What recent events in Catalonia and Spain show is that this is not an internal matter for Spain. This is a fundamental matter of democracy and human rights. The Spanish Government is in clear breach of the values and treaty law of the European Union and the member states that uphold it. The only way to resolve this situation is through independent international mediation. Anyone who claims anything short of that kind of intervention is complicit in the single biggest breach of basic democratic principles in Europe in decades.
I urge the Members who have spoken already not to leave this to the internal politics of the Spanish state and to support the call for dialogue and mediation. We should support the call for what worked in the conflict in our own country which is conflict resolution because anything short of that will see the situation deteriorate and none of us here wants that.
The situation in Catalonia is complex and divisive. We, in this country, have a certain understanding of that. I welcome the opportunity to put on the record the position of the Labour Party on the situation in Catalonia.
First and foremost, when a large proportion of citizens on both sides have strong views on identity or constitutional preference in the same geographical area, that needs to be addressed respectfully while having respect for the different sides of the argument.
We have learned form our own painful history that violence and conflict only make any constitutional situation worse and all the harder to heal wounds and engage all sides in dialogue to find a way forward.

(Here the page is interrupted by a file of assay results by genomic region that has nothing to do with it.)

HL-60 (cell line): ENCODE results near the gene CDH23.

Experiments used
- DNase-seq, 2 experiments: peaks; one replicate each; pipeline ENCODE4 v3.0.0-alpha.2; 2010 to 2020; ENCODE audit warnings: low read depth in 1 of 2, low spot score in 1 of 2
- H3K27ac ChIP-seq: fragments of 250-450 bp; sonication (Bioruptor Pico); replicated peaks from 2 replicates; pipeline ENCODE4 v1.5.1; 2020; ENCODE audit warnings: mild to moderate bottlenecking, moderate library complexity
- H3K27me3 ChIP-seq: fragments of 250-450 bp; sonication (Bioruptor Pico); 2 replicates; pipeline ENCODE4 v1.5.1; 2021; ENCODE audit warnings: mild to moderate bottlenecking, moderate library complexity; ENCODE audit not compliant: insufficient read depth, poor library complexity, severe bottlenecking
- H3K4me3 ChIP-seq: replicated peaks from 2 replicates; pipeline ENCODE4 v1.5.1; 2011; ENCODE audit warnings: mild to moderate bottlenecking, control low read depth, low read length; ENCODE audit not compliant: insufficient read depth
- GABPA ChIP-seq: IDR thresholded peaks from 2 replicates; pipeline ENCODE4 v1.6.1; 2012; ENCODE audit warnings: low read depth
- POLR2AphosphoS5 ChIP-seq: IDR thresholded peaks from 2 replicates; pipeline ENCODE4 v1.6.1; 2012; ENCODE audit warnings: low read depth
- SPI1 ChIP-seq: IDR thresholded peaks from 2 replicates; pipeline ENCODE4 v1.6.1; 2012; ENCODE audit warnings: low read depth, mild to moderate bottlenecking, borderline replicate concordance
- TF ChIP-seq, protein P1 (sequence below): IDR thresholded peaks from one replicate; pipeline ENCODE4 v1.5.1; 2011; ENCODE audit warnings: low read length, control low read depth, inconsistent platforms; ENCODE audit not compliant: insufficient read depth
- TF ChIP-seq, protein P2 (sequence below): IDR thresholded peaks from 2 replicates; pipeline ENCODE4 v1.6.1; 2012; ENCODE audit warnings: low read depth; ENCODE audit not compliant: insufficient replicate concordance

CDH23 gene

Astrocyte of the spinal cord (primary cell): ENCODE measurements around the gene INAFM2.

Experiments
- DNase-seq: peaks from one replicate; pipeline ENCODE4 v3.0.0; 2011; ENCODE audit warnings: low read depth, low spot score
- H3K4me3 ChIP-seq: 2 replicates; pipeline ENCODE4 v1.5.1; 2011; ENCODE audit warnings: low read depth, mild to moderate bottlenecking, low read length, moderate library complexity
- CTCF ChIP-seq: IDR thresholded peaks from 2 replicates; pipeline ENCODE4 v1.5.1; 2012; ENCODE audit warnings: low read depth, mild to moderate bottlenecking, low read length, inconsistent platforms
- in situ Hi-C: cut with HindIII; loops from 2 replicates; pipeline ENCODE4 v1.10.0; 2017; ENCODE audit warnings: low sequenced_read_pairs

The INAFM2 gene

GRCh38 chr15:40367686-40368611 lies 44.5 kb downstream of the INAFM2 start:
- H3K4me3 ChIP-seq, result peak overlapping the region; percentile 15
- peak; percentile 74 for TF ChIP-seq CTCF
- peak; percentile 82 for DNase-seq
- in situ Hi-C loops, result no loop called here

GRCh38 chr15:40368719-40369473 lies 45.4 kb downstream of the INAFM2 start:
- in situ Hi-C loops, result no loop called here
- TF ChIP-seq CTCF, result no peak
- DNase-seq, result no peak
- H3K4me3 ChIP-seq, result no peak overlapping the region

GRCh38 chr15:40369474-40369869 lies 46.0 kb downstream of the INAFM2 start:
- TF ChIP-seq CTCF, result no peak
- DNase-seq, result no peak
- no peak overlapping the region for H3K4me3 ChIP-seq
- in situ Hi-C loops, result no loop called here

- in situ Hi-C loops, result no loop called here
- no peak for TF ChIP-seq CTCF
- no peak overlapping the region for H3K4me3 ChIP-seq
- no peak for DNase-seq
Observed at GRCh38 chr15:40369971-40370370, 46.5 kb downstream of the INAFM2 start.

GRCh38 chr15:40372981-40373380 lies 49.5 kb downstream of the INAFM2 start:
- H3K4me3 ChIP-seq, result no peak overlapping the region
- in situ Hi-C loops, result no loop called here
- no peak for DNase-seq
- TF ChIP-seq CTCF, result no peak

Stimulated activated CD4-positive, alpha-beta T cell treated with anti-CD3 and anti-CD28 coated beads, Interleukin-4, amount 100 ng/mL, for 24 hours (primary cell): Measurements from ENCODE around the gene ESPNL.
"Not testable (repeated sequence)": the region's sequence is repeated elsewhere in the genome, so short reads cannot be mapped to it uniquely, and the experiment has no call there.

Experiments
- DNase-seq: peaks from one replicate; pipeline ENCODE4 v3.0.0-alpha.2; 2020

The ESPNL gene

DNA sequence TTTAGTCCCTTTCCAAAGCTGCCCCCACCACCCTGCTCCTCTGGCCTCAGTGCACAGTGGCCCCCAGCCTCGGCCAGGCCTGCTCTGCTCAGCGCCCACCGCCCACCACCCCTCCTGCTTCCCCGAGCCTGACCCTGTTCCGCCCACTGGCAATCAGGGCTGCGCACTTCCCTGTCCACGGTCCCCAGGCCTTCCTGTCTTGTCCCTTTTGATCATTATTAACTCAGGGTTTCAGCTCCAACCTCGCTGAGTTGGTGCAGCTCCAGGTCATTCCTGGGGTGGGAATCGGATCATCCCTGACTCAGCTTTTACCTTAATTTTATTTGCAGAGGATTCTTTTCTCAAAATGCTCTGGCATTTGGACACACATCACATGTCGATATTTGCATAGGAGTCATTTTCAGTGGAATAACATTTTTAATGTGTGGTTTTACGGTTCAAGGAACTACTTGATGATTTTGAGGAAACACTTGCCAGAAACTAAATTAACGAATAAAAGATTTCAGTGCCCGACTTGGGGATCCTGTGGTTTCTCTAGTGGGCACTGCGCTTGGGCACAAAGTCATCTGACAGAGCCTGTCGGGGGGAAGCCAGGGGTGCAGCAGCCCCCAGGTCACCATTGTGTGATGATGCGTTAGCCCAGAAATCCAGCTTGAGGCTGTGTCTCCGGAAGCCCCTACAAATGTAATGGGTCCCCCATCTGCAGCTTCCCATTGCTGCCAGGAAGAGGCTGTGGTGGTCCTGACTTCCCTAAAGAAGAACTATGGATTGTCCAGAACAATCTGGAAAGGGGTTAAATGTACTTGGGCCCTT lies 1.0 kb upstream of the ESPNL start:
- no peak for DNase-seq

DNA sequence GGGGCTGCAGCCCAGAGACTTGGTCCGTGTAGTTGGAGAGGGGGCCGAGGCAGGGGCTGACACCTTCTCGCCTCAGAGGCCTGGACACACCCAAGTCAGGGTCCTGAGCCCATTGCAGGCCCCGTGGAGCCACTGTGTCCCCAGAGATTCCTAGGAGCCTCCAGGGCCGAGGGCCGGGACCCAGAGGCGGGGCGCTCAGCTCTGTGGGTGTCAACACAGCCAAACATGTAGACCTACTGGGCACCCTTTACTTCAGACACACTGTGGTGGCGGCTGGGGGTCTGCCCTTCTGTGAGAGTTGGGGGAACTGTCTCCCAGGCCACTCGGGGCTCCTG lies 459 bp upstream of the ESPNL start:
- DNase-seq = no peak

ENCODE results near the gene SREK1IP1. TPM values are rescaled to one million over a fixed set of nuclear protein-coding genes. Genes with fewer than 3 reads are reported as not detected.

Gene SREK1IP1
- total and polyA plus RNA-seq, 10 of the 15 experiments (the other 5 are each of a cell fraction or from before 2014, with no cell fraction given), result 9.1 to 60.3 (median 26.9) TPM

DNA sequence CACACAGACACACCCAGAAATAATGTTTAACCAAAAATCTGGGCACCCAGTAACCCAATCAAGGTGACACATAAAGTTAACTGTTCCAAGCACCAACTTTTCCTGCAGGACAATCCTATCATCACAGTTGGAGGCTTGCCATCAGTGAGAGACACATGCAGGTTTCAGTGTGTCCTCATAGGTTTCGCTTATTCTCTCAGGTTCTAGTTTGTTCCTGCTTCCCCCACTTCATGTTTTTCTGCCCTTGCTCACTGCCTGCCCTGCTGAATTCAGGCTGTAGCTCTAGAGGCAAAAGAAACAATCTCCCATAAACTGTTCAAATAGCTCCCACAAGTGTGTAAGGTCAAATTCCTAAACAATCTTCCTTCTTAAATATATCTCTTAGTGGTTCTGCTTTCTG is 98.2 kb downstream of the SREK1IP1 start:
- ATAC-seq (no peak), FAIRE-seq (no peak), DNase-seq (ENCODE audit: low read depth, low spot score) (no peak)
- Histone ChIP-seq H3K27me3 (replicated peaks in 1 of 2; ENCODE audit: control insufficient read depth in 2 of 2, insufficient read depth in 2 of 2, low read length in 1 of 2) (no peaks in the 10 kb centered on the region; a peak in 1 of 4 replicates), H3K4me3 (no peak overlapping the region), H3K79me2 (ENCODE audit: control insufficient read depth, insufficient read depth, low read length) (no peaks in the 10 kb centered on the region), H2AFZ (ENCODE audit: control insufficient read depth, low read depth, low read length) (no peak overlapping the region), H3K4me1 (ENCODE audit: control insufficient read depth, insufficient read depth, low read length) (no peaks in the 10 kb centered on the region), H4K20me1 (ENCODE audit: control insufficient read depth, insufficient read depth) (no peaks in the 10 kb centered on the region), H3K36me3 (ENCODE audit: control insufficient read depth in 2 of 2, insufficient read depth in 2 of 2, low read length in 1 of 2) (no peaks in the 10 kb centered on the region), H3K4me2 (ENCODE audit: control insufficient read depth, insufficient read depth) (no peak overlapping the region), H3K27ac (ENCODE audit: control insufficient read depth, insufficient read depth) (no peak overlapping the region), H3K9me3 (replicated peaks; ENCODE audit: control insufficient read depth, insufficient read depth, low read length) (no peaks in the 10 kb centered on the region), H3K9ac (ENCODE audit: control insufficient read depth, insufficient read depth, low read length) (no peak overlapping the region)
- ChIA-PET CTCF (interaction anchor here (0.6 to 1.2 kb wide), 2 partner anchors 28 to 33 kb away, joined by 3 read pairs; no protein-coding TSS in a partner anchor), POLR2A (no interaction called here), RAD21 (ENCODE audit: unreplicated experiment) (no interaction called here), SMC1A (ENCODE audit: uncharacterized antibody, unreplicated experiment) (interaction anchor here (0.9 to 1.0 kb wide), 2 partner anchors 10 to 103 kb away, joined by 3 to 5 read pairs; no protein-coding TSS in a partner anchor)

The Labour Party condemns the violence that has arisen in the Catalonia region and calls on all sides, including the police, to exercise more restraint and increase their efforts to calm the situation through dialogue which is the only way to solve the problem. Politics is about finding solutions to problems but can only work if those involved engage lawfully. We do not believe it is acceptable for any democratic politician to lead citizens into unlawful behaviour.
During the constitutional crisis that erupted in 2017 and 2018, more than 1,000 civilians were injured, alongside up to 111 agents of the security forces. This was a serious crisis that rocked the whole of Spain and it is only a matter of luck that people were not killed in some of the incidents. We simply do not know how many people have life-changing injuries.
Whatever we may think about the case, we must respect the role of the independent Spanish court system. It is just a fact that we must respect the independent role of the courts. We also recognise that the politicians were found guilty of a range of offences by those courts and, in fact, were subject to very severe sentences. We believe that anyone who breaks the law should be held to account but I do not think that lengthy jail sentences are a constructive way to deal with pro-independence politicians. That is a comment on the courts.